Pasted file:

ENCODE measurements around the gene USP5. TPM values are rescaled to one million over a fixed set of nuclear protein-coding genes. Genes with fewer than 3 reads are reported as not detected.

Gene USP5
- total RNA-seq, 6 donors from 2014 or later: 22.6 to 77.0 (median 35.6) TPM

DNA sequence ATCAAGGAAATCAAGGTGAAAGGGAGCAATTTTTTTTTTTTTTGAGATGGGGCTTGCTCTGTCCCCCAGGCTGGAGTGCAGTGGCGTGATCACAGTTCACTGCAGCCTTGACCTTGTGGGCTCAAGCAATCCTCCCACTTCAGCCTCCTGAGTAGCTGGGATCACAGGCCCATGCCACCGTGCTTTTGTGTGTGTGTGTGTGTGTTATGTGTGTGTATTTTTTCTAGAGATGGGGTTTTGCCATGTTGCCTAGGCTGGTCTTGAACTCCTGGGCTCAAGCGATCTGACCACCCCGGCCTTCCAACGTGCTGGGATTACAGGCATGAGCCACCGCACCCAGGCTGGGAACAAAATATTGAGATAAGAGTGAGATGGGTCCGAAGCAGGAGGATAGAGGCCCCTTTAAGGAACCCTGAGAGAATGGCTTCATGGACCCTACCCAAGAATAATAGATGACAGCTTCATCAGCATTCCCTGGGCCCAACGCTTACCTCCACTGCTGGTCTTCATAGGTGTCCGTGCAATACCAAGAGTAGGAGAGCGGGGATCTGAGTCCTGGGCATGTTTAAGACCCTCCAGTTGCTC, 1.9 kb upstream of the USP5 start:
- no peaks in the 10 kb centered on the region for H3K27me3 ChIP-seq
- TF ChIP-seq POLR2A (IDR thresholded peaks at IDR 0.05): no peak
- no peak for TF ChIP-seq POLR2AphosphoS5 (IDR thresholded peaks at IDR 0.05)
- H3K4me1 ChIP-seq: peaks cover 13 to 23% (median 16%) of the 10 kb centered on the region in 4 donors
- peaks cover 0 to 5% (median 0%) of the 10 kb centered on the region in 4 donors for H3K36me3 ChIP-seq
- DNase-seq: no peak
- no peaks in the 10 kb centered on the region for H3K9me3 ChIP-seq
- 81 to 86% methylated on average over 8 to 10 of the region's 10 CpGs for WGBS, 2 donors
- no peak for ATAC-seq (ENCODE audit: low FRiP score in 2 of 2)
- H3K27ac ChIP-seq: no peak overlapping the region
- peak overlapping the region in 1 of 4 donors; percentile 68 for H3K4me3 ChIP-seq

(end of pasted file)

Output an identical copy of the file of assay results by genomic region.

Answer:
ENCODE measurements around the gene USP5. TPM values are rescaled to one million over a fixed set of nuclear protein-coding genes. Genes with fewer than 3 reads are reported as not detected.

Gene USP5
- total RNA-seq, 6 donors from 2014 or later: 22.6 to 77.0 (median 35.6) TPM

DNA sequence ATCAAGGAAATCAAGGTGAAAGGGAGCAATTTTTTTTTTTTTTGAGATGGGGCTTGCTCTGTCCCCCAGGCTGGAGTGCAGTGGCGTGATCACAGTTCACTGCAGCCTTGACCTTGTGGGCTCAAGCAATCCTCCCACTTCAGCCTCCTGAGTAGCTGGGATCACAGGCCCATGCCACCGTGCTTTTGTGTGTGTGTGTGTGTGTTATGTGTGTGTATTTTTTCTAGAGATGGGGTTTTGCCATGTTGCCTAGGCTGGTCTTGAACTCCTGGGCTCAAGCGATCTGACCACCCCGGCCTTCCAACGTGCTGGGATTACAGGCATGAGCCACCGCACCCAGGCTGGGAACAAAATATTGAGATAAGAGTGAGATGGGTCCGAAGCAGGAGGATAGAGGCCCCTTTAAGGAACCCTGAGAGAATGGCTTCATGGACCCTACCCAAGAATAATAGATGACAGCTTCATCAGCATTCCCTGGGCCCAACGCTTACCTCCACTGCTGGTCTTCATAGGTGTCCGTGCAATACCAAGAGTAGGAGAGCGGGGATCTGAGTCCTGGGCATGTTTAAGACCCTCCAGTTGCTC, 1.9 kb upstream of the USP5 start:
- no peaks in the 10 kb centered on the region for H3K27me3 ChIP-seq
- TF ChIP-seq POLR2A (IDR thresholded peaks at IDR 0.05): no peak
- no peak for TF ChIP-seq POLR2AphosphoS5 (IDR thresholded peaks at IDR 0.05)
- H3K4me1 ChIP-seq: peaks cover 13 to 23% (median 16%) of the 10 kb centered on the region in 4 donors
- peaks cover 0 to 5% (median 0%) of the 10 kb centered on the region in 4 donors for H3K36me3 ChIP-seq
- DNase-seq: no peak
- no peaks in the 10 kb centered on the region for H3K9me3 ChIP-seq
- 81 to 86% methylated on average over 8 to 10 of the region's 10 CpGs for WGBS, 2 donors
- no peak for ATAC-seq (ENCODE audit: low FRiP score in 2 of 2)
- H3K27ac ChIP-seq: no peak overlapping the region
- peak overlapping the region in 1 of 4 donors; percentile 68 for H3K4me3 ChIP-seq